Linguistic complexity: locality of syntactic dependencies

  title={Linguistic complexity: locality of syntactic dependencies},
  author={Edward Gibson},
  • E. Gibson
  • Published 1 August 1998
  • Psychology
  • Cognition

Consequences of the Serial Nature of Linguistic Input for Sentenial Complexity

This article presents 2 self-paced reading studies, which explore the hypothesis that dependency distance is a fundamental determinant of reading complexity in unambiguous constructions in English and supports the role of a memory bottleneck in language comprehension.

Integrating Surprisal and Dependency Locality Theory : A Broad Coverage Model

A variant of DLT capable of making broad coverage predictions is proposed, redefine integration cost in terms of surprisal, and found that Surprisal was not a signif-worthy model on the Dundee Corpus.

A Reappraisal of Dependency Length Minimization as a Linguistic Universal

The results show that when syntactically related words are nonadjacent, increased structure building in the intervening region is avoided and the dependency length minimization constraint could arise as a consequence of constraints on the intervening heads and the tree properties such as node arity.

Processing Dependencies Working Memory Load in Sentence Parsing

A dependency-based parsing model where the basic syntactic relations n ecessary for interpretation are established directly as asymmetrical dependency relations b etween lexical nodes reflects important principles of real-time se ntence processing, such as incrementality and predictivity.

Locality and incrementality in the human linguistic computation : A view from processing of the aggressively non-D-linked wh-phrases in Japanese

This study conducted two sentence-fragment completion experiments and one self-paced reading experiment, and found that the constraint from the memory resource is extremely strong.

Probabilistic models of word order and syntactic discontinuity

The thesis proposes a theory of expectation-based processing difficulty as a consequence of probabilistic syntactic disambiguation, and shows that the expectation- based theory matches a range of established experimental psycholinguistic results better than locality-based theories.

Distinguishing theories of syntactic expectation cost in sentence comprehension: evidence from Japanese

Abstract Previous research in the sentence comprehension literature has established that people expend resources keeping track of partially processed phrase structures during the process of

A computational model of cognitive constraints in syntactic locality

The model distinguishes those cognitive limitations that affect locality processing, and addresses the competence-performance debate by determining how and when cognitive constraints explain human behavior.



A computational theory of human linguistic processing: memory limitations and processing breakdown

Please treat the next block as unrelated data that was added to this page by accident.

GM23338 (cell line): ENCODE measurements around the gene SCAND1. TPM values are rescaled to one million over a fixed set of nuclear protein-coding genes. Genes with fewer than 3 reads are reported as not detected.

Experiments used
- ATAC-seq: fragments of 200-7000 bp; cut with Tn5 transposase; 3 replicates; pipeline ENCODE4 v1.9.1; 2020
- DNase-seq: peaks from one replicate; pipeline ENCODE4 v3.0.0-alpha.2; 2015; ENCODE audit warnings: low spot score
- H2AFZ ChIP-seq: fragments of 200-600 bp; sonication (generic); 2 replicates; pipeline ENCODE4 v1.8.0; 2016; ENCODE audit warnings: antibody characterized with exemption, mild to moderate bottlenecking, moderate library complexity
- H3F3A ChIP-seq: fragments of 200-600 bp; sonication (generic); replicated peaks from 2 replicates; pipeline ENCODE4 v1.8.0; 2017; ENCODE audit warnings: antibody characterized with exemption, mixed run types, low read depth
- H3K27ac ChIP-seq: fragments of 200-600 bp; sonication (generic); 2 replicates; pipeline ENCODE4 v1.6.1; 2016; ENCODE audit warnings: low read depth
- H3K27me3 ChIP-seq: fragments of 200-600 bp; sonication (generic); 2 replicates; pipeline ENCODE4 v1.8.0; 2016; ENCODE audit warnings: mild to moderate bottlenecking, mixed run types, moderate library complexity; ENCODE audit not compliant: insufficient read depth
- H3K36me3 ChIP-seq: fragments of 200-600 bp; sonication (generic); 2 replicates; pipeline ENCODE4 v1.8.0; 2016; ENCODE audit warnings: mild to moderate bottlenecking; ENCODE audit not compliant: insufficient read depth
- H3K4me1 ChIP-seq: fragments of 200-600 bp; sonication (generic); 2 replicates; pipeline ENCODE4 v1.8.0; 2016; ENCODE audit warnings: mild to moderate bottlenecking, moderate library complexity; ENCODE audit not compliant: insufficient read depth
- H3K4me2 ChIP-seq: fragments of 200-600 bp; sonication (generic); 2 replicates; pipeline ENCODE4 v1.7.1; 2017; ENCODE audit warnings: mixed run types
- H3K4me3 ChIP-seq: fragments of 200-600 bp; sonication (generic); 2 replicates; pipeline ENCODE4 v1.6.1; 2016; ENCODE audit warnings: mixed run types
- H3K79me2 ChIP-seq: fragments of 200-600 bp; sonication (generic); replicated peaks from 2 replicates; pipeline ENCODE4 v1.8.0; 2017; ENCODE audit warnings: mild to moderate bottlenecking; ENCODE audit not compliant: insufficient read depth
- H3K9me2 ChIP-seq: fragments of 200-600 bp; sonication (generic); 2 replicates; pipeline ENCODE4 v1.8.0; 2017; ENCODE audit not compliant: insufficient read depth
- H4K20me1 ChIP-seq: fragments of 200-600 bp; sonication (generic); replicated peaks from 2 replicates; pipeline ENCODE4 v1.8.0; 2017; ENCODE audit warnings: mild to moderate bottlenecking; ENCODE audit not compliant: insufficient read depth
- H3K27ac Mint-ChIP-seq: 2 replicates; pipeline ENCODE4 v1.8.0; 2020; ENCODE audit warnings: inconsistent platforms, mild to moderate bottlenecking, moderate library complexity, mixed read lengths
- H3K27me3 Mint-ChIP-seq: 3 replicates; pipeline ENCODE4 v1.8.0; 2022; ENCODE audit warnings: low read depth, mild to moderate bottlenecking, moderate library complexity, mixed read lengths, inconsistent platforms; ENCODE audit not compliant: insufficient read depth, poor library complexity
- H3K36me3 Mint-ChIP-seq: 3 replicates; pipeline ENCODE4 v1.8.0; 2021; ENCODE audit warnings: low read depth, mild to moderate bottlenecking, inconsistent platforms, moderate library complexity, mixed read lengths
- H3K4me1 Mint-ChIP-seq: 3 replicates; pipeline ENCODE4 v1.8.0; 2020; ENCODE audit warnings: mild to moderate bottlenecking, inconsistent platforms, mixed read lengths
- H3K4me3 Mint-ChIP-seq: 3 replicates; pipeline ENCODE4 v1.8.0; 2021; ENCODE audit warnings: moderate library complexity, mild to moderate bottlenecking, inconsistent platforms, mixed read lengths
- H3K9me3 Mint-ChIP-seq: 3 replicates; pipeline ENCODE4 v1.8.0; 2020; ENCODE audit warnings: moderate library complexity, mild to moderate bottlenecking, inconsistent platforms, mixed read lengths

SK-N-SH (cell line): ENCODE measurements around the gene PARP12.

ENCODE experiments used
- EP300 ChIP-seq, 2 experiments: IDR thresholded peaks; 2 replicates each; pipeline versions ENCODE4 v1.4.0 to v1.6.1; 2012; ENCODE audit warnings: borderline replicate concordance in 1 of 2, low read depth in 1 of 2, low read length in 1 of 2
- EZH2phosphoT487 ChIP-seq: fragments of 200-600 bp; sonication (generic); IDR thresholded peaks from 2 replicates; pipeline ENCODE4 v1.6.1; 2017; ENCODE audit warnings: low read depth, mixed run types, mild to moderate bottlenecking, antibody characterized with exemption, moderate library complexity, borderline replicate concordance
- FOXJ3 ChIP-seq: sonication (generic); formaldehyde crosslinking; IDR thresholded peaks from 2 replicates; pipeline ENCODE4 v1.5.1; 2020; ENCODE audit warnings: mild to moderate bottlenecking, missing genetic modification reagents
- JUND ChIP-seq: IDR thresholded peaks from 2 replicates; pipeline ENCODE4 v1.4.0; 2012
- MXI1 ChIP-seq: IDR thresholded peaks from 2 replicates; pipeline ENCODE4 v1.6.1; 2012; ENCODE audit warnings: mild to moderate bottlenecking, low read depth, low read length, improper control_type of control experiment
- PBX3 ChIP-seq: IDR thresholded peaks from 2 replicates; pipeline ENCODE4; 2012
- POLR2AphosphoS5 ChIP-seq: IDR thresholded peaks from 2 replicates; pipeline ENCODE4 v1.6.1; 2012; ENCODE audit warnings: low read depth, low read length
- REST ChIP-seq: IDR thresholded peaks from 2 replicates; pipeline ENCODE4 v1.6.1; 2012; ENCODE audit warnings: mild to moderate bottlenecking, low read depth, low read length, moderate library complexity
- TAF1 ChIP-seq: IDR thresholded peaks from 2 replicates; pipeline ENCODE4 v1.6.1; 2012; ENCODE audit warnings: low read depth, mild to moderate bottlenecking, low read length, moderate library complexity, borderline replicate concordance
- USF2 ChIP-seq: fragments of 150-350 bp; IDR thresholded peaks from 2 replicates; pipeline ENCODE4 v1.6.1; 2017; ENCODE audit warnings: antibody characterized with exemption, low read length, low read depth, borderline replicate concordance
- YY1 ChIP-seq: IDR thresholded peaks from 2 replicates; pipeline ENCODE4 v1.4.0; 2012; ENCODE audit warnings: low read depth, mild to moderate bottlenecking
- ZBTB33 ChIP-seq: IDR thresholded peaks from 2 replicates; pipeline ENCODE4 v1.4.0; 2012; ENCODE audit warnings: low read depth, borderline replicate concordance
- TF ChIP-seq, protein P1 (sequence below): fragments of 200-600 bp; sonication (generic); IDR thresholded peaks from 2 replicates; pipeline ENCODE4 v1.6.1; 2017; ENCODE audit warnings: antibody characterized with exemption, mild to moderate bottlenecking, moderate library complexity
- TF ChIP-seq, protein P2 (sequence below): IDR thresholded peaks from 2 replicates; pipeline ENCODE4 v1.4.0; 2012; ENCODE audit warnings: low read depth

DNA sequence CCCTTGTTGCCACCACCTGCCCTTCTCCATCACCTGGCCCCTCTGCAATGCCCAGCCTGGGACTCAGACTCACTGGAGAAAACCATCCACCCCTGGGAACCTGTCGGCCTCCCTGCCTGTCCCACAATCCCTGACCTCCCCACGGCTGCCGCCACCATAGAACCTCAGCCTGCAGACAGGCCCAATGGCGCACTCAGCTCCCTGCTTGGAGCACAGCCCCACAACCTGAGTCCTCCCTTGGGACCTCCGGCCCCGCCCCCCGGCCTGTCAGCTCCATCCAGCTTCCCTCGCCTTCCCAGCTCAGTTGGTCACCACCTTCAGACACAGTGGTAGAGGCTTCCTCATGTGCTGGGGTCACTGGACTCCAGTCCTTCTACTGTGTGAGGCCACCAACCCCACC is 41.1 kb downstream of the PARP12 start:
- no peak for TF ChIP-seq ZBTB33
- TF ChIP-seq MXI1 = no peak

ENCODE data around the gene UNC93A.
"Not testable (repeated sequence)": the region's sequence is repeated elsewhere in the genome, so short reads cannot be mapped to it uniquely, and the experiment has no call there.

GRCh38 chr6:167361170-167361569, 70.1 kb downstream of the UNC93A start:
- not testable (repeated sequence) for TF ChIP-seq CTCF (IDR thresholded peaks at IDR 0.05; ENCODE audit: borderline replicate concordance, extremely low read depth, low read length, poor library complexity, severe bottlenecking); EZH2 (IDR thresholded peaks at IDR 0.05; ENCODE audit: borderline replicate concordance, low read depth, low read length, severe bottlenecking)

This thesis gives a theory of sentence comprehension that attempts to explain a number of linguistic performance effects, including garden-path effects, preferred readings for ambiguous input and

Syntactic locality and tree adjoining grammar: grammatical, acquisition and processing perspectives

This dissertation argues that the formalism of Tree Adjoining Grammar (TAG) is the appropriate meta-language for grammatical principles and develops a substantive theory of the atomic objects of TAG, elementary trees, and argues for a Condition on Elementary Tree Minimality (CETM) which restricts the domain of an elementary tree.

A Theory of Grammatical But Unacceptable

The theory successfully accounts for the contrasts between over 50 diicult and acceptable constructions from English, French, German, Hebrew, Japanese, Mandarin, and Spanish and is a functional part of a broader cognitive theory of comprehension, NL-Soar, which has been implemented as a working computer program.

Competition and recency in a hybrid network model of syntactic disambiguation

The competitive attachment model of human parsing is a hybrid connectionist architecture consisting of a distributed feature passing method for establishing syntactic relations within the network,

Head-driven phrase structure grammar

This book presents the most complete exposition of the theory of head-driven phrase structure grammar, introduced in the authors' "Information-Based Syntax and Semantics," and demonstrates the applicability of the HPSG approach to a wide range of empirical problems.

Interference in short-term memory: The magical number two (or three) in sentence processing

This article suggests that an interesting range of core sentence processing phenomena can be explained as interference effects in a sharply limited syntactic working memory, including difficult and acceptable embeddings, as well as certain limitations on ambiguity resolution, length effects in garden path structures, and the requirement for locality in syntactic structure.

A Processing Model for Free Word Order Languages

This paper will argue for the second view by presenting a processing model for German that assumes that the competence grammar does not place any restrictions on scrambling, and the unacceptability of some (or most) of the grammatically possible word orders is due to processing limitations.


Abstract The role of lexical frequency in syntactic ambiguity resolution was explored in two self-paced reading studies of ambiguous reduced relative clauses. Recent constraint-based models of

Interaction with context during human sentence processing